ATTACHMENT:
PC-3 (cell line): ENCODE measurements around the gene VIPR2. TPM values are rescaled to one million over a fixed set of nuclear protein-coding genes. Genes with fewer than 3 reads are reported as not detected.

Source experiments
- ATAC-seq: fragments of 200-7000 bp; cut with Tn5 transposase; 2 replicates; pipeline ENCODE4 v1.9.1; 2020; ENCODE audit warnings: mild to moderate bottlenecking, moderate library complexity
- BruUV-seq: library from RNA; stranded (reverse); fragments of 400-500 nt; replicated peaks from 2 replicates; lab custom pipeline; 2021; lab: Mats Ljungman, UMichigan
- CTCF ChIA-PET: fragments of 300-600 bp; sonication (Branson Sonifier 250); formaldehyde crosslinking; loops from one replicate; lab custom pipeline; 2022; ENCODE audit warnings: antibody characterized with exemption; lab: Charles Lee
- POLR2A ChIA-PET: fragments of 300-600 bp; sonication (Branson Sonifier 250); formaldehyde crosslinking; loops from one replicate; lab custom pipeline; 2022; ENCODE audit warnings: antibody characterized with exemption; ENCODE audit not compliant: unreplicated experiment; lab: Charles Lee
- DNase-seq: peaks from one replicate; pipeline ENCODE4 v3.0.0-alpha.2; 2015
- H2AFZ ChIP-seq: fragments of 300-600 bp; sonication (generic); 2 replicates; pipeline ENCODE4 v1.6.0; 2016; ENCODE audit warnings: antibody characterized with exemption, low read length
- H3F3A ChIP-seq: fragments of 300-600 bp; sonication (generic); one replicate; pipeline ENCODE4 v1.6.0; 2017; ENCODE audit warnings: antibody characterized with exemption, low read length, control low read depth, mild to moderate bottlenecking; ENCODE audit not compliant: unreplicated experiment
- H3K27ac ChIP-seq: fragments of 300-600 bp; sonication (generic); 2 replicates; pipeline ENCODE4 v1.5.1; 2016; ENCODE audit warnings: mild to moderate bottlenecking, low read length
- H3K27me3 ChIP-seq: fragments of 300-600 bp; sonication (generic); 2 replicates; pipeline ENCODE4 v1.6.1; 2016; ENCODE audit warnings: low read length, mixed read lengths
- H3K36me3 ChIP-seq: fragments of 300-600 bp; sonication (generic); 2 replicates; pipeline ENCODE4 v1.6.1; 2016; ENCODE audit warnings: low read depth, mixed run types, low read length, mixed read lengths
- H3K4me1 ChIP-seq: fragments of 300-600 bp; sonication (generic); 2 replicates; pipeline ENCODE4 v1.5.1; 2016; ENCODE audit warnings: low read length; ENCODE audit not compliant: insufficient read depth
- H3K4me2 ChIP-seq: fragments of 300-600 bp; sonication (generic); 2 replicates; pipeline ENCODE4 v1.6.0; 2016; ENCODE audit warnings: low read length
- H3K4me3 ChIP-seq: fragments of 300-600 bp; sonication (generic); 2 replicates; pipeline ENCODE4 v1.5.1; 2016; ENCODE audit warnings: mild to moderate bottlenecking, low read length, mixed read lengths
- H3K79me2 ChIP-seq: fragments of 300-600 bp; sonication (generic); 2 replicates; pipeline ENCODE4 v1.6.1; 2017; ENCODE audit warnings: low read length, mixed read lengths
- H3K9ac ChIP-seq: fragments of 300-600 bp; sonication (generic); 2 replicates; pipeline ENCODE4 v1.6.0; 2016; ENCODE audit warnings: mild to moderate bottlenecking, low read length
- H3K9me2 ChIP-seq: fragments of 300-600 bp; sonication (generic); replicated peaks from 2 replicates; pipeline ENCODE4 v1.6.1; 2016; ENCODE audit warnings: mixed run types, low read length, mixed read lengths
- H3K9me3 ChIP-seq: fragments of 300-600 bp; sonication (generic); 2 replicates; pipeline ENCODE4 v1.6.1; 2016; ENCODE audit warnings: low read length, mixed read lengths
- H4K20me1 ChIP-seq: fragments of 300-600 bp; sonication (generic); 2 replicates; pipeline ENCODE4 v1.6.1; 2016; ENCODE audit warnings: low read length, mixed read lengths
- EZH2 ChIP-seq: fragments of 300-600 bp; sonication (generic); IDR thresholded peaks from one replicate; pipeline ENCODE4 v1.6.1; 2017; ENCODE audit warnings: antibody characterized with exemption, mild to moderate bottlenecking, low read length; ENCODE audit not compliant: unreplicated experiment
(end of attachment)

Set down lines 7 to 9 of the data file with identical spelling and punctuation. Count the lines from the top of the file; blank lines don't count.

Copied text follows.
- DNase-seq: peaks from one replicate; pipeline ENCODE4 v3.0.0-alpha.2; 2015
- H2AFZ ChIP-seq: fragments of 300-600 bp; sonication (generic); 2 replicates; pipeline ENCODE4 v1.6.0; 2016; ENCODE audit warnings: antibody characterized with exemption, low read length
- H3F3A ChIP-seq: fragments of 300-600 bp; sonication (generic); one replicate; pipeline ENCODE4 v1.6.0; 2017; ENCODE audit warnings: antibody characterized with exemption, low read length, control low read depth, mild to moderate bottlenecking; ENCODE audit not compliant: unreplicated experiment